NHS explain the best ways to treat back pain
We use your sign-up to provide content in ways you’ve consented to and to improve our understanding of you. This may include adverts from us and 3rd parties based on our understanding. You can unsubscribe at any time. More info
While COVID-19 and its associated symptoms have been the main focus of the pandemic, as life begins to shift back into some form of ‘normality’, omeprazole dlm bhs indonesia experts have begun to notice other ways in which the lockdown restrictions have impacted our wider health. One such ailment, that around 64 percent of 18 to 29-year-olds are thought to be experiencing, is ‘Covid back’.
A survey, conducted by MindYourBackUK, a public health campaign from Mentholatum, makers of Deep Heat and Deep Freeze, found the problem has arisen as a result of working from home and spending more time sitting sedimentary.
Dr Gill Jenkins, an advisor to www.mindyourbackuk.com, said: “For the six in 10 Brits who have been mostly or always working from home during the pandemic and are now hybrid working, almost half don’t have constant access to a table and supportive chair during their working day.
“And unfortunately, 20 percent have to work while sitting on a sofa or bed.
“This plays absolute havoc with posture and spine health.”
According to research findings, only 11 percent of those who had to work from home were given specialist workstations, and around 17 percent of people bought their own supportive chairs.
The average working day is also thought to have increased in length for those working from home – with people packing in around 48 extra minutes per day.
In fact, even spending more time cooking at home is thought to have contributed to back health, with people spending more time “hunched over” the oven.
Furthermore, a lack of exercise or opportunity to get outdoors during lockdown has also been a driving factor for so-called Covid back.
Dr Jenkins added: “Caring for our backs can reduce stress and boost energy so we can live our lives to the full, without pains and aches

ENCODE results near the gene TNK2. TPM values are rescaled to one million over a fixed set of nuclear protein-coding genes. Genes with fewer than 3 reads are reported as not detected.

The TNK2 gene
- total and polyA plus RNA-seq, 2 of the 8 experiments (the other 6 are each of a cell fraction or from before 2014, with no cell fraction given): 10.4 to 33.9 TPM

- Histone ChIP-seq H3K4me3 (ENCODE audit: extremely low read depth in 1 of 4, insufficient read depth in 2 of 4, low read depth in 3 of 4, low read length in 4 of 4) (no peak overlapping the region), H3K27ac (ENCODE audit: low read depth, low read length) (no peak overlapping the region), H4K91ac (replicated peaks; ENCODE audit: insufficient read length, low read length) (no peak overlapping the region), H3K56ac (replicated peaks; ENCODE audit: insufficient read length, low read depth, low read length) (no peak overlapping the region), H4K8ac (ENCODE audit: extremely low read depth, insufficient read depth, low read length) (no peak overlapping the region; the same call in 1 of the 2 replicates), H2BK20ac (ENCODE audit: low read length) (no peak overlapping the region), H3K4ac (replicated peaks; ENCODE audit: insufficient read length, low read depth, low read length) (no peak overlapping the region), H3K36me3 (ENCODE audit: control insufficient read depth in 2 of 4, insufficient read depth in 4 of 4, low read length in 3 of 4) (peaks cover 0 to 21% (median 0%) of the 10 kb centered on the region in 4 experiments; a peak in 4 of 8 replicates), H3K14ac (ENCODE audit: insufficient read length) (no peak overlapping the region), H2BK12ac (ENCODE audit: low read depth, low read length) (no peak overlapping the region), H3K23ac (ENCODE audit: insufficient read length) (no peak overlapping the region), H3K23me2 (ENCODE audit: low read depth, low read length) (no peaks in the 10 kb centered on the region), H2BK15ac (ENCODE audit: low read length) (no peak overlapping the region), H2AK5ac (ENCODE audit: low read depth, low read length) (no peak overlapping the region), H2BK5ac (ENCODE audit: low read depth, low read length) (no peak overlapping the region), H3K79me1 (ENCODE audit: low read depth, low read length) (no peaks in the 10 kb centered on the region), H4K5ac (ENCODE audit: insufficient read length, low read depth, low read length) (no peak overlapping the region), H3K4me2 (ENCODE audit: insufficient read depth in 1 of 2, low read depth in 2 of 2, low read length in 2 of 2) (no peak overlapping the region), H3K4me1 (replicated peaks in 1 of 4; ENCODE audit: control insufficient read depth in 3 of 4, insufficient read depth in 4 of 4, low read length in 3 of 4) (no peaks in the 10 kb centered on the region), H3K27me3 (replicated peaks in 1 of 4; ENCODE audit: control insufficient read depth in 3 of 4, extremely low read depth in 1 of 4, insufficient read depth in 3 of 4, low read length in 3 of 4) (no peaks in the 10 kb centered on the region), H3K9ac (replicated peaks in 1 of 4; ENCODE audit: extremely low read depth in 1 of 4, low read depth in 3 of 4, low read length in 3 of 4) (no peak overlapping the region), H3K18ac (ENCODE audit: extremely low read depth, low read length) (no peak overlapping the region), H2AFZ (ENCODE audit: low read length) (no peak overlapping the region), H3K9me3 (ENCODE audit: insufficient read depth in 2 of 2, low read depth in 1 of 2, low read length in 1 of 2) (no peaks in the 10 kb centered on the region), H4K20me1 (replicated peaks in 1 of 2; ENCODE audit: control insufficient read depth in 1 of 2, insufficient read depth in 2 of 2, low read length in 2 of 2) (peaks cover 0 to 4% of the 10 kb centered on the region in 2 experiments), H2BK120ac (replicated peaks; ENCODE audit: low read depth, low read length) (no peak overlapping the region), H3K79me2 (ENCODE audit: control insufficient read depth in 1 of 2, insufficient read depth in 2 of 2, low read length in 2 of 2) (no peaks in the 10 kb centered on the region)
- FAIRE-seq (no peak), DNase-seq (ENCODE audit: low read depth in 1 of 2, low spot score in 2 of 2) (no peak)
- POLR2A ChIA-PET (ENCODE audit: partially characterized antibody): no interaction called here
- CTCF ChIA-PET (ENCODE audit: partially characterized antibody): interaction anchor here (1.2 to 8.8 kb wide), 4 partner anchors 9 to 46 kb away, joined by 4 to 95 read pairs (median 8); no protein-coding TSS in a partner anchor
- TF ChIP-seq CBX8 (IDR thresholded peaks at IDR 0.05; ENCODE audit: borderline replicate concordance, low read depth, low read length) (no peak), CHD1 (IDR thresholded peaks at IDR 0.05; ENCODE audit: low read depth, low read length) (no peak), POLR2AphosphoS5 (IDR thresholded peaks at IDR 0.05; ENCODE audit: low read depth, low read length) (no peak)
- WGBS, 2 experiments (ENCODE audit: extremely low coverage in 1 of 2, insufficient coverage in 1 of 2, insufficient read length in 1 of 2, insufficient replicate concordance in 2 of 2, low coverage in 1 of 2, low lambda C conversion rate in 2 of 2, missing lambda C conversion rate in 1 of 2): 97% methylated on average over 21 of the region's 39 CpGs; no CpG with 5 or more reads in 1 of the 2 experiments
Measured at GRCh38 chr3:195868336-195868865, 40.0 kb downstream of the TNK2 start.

holding us back.”
Diabetes type 2: Drinks to lower blood sugars [INSIGHT]
Jeremy Clarkson health: ‘Things aren’t going to get better’ [COMMENT]
Hypertension symptoms: NHS doctors warn of the key signs in your eyes [INTERVIEW]
How can you reduce the risk of symptoms of Covid back?
MindYourBackUK sets out five key “steps” to reduce the risk of suffering from back pain.
Experts recommended those working from home should get up and walk or stretch every hour while working at a desk.
Findings show that only seven percent of people working from home were doing this during the pandemic.
Stretching can help ease shoulder and lower back pain, as well as discomfort in the neck.
Using topical products can help to manage back pain.
Depending on the region and source of the pain, patients can opt for hot, cold or anti-inflammatory creams and ointments.
Heat therapy helps to soften tight muscles and restore movement, as well as relieving pain.
Cold therapy products work to soothe and comfort painful areas.
Meanwhile, an anti-inflammatory gel is most often recommended for back pain, rheumatic pain, muscular aches, pains and swellings such as strains and sprains.
Exercise can help alleviate all manner of health conditions, including back pain.
Walking, swimming and cycling are among the top-rated exercises for reducing the risk of an aching back.
Just 30 minutes of exercise a day can be enough to improve overall health.
Maintaining good posture throughout the day is important for back health, but especially when working from home or at a desk for long periods of time.
When standing, the experts recommend ensuring your ear, shoulder, hip and ankle are in line.
While sitting, your ear, shoulder and hip should be in a line. Make sure your bum is pushed towards the back of your seat.
Good posture can also be practised at night while sleeping. The experts say your spine should be straight when lying on your side.
People are advised to avoid sleeping on their stomachs.
Strengthening your back muscles can also help towards avoiding “Covid back” in future.
This can be done by focussing on strengthening exercises.
A strong core provides good support for the spine and therefore stretches and strength training that targets this area can be some of the best for reducing the risk of a bad back.
Source: Read Full Article